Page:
At the upcoming Slave Dwelling Project Conference, visual artist Arianne King Comer will create and coordinate exhibits that will capture the Project’s work through an array of visual artists.  Photographic exhibits of preserved and extant slave dwellings will be featured as well as photos from our stays from state to state.

Arianne King Comer’s Bio

 

Arianne King Comer

Arianne King Comer

Arianne King Comer, a BFA graduate of Howard University, has been an Artist in Residence in the state of South Carolina since 1995. She is a textile artist creating her work in paintings, wearable art, installation art, environmental art, home deco, as well as social justice.

 In 1992, Arianne received the UN/USIS grant to study under the renowned Batik artist Nike Olyani Davis in Oshogbo Nigeria, where her passion for indigo manifested. She was given the Yoruba name of Osun Ronke.

 She was owner of Ibile Indigo House on St Helena House ’98-04.  In 2004, Arianne traveled to Istanbul, Turkey as a guest artist sponsored by her daughter, a designer/stylist, Nicole King Burroughs. Arianne created one of a kind jean for Mavi Jeans’s.  In 2007, she had the opportunity to join The Charleston Rhizome Collective to conduct a textile workshop in batik and indigo at the World Social Forum in Nairobi, Kenya. 2006-7, Arianne was artist in Residence for North Charleston Cultural Affairs Office.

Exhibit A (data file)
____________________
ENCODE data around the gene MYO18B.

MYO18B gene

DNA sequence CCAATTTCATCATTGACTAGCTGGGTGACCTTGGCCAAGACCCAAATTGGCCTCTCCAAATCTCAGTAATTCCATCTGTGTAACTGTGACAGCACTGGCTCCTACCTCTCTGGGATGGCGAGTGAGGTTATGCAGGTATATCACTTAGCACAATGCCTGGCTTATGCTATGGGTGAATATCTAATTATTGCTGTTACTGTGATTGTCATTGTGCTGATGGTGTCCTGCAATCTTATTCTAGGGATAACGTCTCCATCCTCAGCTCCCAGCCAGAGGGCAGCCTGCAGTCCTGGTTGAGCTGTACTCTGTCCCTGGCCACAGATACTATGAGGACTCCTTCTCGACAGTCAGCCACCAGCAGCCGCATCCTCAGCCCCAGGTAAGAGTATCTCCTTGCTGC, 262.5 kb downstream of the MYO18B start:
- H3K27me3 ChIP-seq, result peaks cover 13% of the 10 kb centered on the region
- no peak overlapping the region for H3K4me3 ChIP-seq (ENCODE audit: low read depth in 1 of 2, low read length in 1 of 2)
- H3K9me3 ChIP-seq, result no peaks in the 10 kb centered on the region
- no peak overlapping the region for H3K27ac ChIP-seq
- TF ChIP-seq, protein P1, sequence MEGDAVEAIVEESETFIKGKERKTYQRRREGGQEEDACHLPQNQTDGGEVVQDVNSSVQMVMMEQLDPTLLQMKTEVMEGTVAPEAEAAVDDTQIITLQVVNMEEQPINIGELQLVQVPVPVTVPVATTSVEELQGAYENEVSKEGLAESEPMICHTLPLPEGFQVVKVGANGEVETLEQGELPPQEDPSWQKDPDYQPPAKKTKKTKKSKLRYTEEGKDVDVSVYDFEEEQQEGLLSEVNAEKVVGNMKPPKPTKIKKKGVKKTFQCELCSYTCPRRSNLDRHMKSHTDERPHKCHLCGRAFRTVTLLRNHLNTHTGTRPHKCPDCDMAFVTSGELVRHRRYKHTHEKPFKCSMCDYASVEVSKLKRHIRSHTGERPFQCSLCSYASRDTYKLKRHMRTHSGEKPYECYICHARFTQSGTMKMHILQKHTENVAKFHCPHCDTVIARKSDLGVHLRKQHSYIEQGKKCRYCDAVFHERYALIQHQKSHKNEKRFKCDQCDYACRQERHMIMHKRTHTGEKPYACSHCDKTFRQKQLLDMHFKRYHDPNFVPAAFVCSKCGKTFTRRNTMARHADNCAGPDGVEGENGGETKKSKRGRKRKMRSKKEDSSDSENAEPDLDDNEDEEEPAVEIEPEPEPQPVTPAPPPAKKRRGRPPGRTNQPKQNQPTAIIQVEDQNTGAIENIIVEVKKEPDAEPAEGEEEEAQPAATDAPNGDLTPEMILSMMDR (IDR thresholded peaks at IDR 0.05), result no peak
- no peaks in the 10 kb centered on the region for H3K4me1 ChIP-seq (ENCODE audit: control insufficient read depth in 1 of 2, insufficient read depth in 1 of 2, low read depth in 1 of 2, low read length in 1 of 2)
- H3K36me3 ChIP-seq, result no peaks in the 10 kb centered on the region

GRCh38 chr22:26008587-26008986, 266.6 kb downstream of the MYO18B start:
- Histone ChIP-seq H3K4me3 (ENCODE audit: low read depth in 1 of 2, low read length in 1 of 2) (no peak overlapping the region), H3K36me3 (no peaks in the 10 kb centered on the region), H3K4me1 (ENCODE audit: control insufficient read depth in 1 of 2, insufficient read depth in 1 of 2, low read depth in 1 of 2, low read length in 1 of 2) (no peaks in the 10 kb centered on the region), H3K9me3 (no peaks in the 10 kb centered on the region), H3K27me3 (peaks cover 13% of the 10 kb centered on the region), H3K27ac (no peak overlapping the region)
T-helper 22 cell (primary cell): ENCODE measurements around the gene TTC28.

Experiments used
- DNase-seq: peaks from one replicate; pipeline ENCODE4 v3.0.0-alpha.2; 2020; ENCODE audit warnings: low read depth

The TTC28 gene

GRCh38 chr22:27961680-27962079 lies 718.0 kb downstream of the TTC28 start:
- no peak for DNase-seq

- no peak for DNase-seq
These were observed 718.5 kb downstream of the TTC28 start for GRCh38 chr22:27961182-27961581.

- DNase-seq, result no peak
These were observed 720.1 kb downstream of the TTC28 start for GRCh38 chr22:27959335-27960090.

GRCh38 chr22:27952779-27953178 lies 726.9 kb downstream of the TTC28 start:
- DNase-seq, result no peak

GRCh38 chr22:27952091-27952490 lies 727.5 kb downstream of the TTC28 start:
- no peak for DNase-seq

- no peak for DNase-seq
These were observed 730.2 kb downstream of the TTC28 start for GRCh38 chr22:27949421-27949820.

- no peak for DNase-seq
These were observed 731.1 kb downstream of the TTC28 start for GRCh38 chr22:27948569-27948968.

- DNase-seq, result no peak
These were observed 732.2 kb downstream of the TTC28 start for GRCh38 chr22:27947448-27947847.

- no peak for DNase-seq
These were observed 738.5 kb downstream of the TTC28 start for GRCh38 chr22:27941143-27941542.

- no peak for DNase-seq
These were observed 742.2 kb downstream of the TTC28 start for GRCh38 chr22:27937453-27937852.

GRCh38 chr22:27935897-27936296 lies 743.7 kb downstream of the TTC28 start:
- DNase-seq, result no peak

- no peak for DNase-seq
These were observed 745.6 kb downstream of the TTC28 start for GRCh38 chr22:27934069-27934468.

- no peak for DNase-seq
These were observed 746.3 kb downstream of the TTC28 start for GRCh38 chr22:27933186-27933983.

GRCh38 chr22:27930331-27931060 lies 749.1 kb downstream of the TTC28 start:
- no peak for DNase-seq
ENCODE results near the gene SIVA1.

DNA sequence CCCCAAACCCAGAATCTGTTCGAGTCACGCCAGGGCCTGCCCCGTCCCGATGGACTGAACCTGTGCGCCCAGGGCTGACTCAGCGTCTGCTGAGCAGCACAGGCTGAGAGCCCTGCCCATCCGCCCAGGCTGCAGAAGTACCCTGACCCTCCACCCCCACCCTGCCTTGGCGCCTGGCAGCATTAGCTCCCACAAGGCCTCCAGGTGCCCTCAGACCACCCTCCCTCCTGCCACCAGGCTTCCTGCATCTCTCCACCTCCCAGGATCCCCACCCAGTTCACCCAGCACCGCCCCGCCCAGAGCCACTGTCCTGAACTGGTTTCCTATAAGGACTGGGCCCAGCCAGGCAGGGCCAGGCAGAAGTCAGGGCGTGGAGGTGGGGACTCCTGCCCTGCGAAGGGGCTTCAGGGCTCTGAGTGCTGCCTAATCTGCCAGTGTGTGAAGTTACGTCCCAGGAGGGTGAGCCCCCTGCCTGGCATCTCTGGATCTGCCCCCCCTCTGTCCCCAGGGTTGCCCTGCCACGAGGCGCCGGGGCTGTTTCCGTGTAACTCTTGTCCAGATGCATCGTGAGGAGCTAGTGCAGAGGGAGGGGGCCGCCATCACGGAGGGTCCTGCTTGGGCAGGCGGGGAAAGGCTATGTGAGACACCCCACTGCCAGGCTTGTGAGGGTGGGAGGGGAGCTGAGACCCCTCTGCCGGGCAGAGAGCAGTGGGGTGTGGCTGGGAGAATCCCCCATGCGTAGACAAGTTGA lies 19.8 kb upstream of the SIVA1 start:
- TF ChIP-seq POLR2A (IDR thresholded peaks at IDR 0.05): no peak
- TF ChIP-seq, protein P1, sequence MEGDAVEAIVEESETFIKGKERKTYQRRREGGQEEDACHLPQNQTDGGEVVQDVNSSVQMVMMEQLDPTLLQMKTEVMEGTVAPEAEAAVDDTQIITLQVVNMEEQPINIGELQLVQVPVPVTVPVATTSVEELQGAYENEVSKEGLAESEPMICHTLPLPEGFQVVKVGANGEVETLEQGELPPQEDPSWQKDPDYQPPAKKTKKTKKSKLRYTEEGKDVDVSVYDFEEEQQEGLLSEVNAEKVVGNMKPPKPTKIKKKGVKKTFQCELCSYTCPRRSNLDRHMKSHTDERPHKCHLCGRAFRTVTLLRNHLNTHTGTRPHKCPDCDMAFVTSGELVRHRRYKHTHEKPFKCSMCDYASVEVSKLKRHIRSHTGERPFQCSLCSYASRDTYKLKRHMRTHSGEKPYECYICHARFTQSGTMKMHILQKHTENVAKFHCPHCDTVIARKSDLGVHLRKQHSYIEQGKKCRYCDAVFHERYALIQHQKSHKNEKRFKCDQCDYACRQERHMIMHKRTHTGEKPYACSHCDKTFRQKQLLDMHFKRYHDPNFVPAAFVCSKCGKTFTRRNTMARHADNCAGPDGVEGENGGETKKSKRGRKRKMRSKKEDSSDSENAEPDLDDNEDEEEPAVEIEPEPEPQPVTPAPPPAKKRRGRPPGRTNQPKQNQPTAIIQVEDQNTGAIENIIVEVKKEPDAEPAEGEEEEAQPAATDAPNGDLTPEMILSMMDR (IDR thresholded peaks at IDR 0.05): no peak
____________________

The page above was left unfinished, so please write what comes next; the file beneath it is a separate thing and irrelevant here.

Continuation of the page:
In 1999, she was featured in the PBS documentary, “Messengers of the Spirit,” and in 2003 was featured in an Indigo Art segment on HGTV’s “Country Style,” which is still in syndication.   She is an active member of Alternate ROOTS, Charleston Rhizome and a designer for Seeking Indigo. Her work is in several traveling exhibitions nationally as well as statewide.

 

Arianne King Comer

Arianne King Comer

In 2012, Arianne had two solo exhibitions: “My Spirit Speaks” at the Rosa Parks Museum in Montgomery, Alabama and “Voices from the Water” at Dalton Gallery in Rock Hill, SC.

In 2013, Arianne was featured in the Charleston Magazine’s “Giving Back to the Community” segment in the May issue. In the fall, Charleston’s MOJA Festival honored for her with an award for her service as an artist.

 She is currently working on workshops planned in Port Antonio, Jamaica and a joint exhibition scheduled this fall at Charleston’s Waterfront Gallery.

 Arianne is an art consultant, indigo and community arts advocate, lecturer, teacher, and textile artist.

 

Register for the Slave Dwelling Project Conference today by following this link!http://slavedwellingproject.org/slave-dwelling-conference/

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